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I had a short flame war with an Anony Monk about this not long ago (starts here). I'm now starting to come around to this point of view. One of my arguments was that Class::DBI is pretty much nothing but a fancy system for automatic get/set creators.

In this article, I had orginally taken the author's point of view as a puritanical stance against any method that matches / ( get | set ) /x. After reading the "Why getter and setter methods are evil" article (linked to above), where the author explains his views more fully, I realized that it's not that accessors and mutators are problems in themselves, but ones that return primitives (strings, integers, etc.) are. Returning complex objects is something you do all the time, and it doesn't matter if the method happens to have the word 'get' or 'set' in it. On occasion, it's necessary to return primitives, but you can do it with objects more often than not.

In a recent project I was given that was going to use Class::DBI, I realized that many of the fields we use could take objects, using the inflate/deflate params to has_a. Have a date field? It should take a DateTime object (or one of Perl's other date/time objects). Storing a URI? It should take a URI object.

In this project, one of our tables has 22 fields. Of that number, 13 take objects (5 of which are relations to other Class::DBI objects), and 1 is the primary key (which is a primitive integer out of necessity).

Of the remaining 8, three are boolean fields--can't do a lot with that, and making them objects wouldn't add anything. For one of the fields, we're not sure how its going to be implemented, so it's being left alone for now. Two others are strings from user input. I suppose they could become objects, but I don't see a benifit to doing so. The last two are unsigned integers and deal with a number of hours. They could potentially become DateTime fields.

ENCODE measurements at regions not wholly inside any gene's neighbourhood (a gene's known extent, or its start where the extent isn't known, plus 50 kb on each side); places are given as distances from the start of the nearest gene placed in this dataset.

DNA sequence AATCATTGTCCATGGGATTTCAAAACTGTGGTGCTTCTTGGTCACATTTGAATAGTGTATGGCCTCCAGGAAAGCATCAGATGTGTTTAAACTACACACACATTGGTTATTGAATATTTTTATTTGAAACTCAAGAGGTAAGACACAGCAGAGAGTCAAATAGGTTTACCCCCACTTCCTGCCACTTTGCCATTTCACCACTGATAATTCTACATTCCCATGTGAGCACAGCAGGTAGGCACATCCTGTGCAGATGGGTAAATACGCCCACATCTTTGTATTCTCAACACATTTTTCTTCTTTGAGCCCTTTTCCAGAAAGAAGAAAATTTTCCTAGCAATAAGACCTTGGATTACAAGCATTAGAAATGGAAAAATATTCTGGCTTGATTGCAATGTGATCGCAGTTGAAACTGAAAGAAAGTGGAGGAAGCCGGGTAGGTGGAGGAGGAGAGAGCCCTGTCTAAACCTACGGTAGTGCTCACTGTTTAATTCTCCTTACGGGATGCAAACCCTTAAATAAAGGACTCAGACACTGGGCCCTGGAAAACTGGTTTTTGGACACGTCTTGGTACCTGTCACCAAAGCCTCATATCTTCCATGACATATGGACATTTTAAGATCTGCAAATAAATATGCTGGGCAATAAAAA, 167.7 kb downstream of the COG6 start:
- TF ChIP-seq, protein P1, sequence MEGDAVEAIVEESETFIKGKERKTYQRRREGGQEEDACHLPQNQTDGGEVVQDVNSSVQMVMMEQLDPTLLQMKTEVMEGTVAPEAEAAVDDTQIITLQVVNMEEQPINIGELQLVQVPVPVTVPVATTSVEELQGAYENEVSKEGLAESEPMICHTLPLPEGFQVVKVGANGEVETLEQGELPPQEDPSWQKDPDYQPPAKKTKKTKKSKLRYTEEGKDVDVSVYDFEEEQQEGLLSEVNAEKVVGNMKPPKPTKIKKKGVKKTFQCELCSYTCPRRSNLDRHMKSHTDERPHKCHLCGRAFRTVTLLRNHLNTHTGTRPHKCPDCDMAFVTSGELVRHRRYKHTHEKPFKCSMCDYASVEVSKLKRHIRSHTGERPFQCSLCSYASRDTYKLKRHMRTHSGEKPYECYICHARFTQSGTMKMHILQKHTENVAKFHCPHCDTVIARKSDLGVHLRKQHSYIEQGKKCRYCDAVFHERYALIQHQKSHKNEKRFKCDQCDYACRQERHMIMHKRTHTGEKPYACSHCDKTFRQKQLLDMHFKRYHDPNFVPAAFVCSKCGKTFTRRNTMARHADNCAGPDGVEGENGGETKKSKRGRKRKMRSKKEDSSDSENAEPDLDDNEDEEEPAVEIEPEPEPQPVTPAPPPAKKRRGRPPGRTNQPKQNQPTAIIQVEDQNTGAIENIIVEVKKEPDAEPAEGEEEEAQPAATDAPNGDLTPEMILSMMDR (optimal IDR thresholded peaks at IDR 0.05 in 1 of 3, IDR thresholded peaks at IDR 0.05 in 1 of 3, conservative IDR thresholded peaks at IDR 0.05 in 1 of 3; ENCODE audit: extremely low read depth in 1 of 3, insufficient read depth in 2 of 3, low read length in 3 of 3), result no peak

So in all, there are three fields where making them an object would be pointless, and two others where (IMHO) it would be silly to make them objects.

I also realized that using objects, you can use Perl's object system to limit (to an extent) what goes into a MySQL ENUM or SET column (this technique is probably worthy of a meditation on its own). For instance, say you have a column declared:

foo ENUM( "bar", "baz") NOT NULL

Your Class::DBI subclass could use this:

my $foo_bar = 1; # Could store the string representation, too my $foo_baz = 2; sub FOO_BAR { bless \$foo_bar, __PACKAGE__ . '::FOO' } sub FOO_BAZ { bless \$foo_baz, __PACKAGE__ . '::FOO' } __PACKAGE__->has_a( foo => (__PACKAGE__ . '::FOO'), inflate => sub { my $f = shift; bless \$f, __PACKAGE__ . '::FOO' } +, deflate => sub { my $f = shift; $$f; }, );

If you wanted to, you could then delcare a package the same name as this table's class with a '::FOO' at the end and add methods there. Then you put a note in your documentation so people will know to use the subroutines to get the data to go in that column.

I wanted to explore how Perl's closures can be manipulated, and ended up creating an object system by accident.
-- Schemer

: () { :|:& };:

Note: All code is untested, unless otherwise stated

In reply to Re: Why get() and set() accessor methods are evil by hardburn
in thread Why get() and set() accessor methods are evil by synistar

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